An op-ed in Forbes portends a disturbing future for colleges who may fall prey to similar scandals that engulfed Theranos, the technology company run by Elizabeth Holmes that was forced to shut down after it was discovered the company was faking its results.
Ryan Craig writes about the book “Bad Blood” by John Carreyou, a Wall Street Journal reporter who “broke the story that Silicon Valley’s biggest health sciences unicorn was peddling dreams, smoke, mirrors – pretty much everything other than a product that actually worked.”
Craig compares Theranos’s fraud to several schools in the United States under pressure due to decreasing revenues:
Witness the seven colleges caught submitting false data to U.S. News for the 2017 rankings. The schools – Dakota Wesleyan, Drury University, Hampton University, Oklahoma City, Randolph College, Saint Louis University, and Saint Martin’s University – are exactly the non-selective schools already under significant revenue pressure. Keep in mind, these are only the colleges that submitted false data that moved them up meaningfully in the rankings. And, of course, these are only the colleges that U.S. News caught. Perhaps the biggest scandal is that the punishment doesn’t come close to fitting the crime. Because U.S. News waited until the end of August to announce the fraud, these eight schools were listed as “unranked” for 14 whole days, then given a clean sheet in the newly posted 2018 rankings.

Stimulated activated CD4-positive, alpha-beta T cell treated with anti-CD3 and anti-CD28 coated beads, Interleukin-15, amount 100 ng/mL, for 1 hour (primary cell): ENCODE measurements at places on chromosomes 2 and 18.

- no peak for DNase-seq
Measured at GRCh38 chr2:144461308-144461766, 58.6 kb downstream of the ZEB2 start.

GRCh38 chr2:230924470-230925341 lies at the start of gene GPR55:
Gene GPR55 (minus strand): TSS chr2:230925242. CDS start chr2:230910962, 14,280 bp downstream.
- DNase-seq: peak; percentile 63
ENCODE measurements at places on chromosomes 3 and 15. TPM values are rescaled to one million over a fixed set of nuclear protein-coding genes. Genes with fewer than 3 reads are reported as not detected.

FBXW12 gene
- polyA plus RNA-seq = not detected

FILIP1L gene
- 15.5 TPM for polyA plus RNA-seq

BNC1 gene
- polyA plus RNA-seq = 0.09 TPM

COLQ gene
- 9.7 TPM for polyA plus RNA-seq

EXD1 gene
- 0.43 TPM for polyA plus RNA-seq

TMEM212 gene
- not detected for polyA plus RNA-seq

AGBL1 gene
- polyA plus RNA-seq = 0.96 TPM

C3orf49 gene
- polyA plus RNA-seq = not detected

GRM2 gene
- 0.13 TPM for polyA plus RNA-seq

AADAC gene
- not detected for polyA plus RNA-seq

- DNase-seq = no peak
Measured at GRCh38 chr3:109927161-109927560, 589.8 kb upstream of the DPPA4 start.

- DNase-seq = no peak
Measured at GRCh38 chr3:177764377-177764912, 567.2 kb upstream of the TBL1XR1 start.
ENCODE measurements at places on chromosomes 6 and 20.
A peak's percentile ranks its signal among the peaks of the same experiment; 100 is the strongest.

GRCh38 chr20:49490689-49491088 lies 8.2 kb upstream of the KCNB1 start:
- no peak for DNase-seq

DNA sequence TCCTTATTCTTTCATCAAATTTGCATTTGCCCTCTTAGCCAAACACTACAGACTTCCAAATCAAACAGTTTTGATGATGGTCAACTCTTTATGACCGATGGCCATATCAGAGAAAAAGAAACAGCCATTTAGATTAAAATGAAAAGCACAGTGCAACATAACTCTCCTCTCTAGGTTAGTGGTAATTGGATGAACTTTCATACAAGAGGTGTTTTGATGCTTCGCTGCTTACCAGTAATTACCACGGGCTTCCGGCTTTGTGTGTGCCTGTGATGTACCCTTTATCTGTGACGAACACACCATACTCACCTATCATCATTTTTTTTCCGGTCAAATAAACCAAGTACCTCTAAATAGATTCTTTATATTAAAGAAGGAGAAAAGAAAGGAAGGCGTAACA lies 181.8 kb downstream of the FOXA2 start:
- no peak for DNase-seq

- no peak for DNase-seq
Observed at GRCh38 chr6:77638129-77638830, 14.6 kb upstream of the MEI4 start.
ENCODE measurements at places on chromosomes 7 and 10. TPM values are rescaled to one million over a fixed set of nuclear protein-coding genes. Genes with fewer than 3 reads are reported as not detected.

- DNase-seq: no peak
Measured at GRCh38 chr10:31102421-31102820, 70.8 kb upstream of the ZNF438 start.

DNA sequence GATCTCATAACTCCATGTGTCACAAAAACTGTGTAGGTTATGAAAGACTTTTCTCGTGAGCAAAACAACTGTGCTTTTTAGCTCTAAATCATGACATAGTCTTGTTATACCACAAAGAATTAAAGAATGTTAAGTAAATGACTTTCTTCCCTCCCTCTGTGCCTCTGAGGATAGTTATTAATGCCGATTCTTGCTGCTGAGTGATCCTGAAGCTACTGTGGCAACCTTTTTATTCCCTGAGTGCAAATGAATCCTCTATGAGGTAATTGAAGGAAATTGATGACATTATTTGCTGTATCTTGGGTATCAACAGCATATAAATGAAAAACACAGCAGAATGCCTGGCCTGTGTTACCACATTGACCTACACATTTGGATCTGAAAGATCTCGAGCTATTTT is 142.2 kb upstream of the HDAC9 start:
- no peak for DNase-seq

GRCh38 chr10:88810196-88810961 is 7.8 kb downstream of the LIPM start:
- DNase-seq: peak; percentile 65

He points out than an American Enterprise Institute scholar tweeted, “Funny how all the ‘errors’ in the data colleges submit to U.S. News help their rankings rather than hurt them.” The schools all blamed U.S. News for the errors, refusing to take responsibility.
Theranos had such notable figures as James Mattis and Henry Kissinger on its board. These figures were well accomplished, but not industry experts. Craig asks the question, “How many college and university boards consist entirely of prominent alumni, but no experts on the postsecondary education industry, alert and capable of detecting manipulation?”
There is precedent for schools emulating Theranos:
Colleges and universities are not immune to Theranos-like systematic deception. Temple University’s Fox School of Business was so focused on maintaining its top-ranked online MBA program that it fraudulently reported higher GPAs of applicants, underreported the number of admissions offers, provided false information about graduate debt, and counted academic coaches as faculty members in faculty-student ratio. And just as Theranos hacked Siemens’ blood analyzer, Temple hacked the GRE, converting GRE scores into GMAT scores and reporting that 100% of admitted applicants had taken the GMAT. When U.S. News questioned the 100% figure, Temple pulled a Theranos by providing more false information, prompting U.S. News to drop the matter.
For Craig, it’s vital that board members stay aware and make sure that they hold schools accountable. Otherwise, “If trustees aren’t sufficiently educated, informed and alert, they’ll probably perform as well as the Theranos board and find their school’s precious, pernicious ranking reduced to a donut, or a bagel – that is, a big zero.”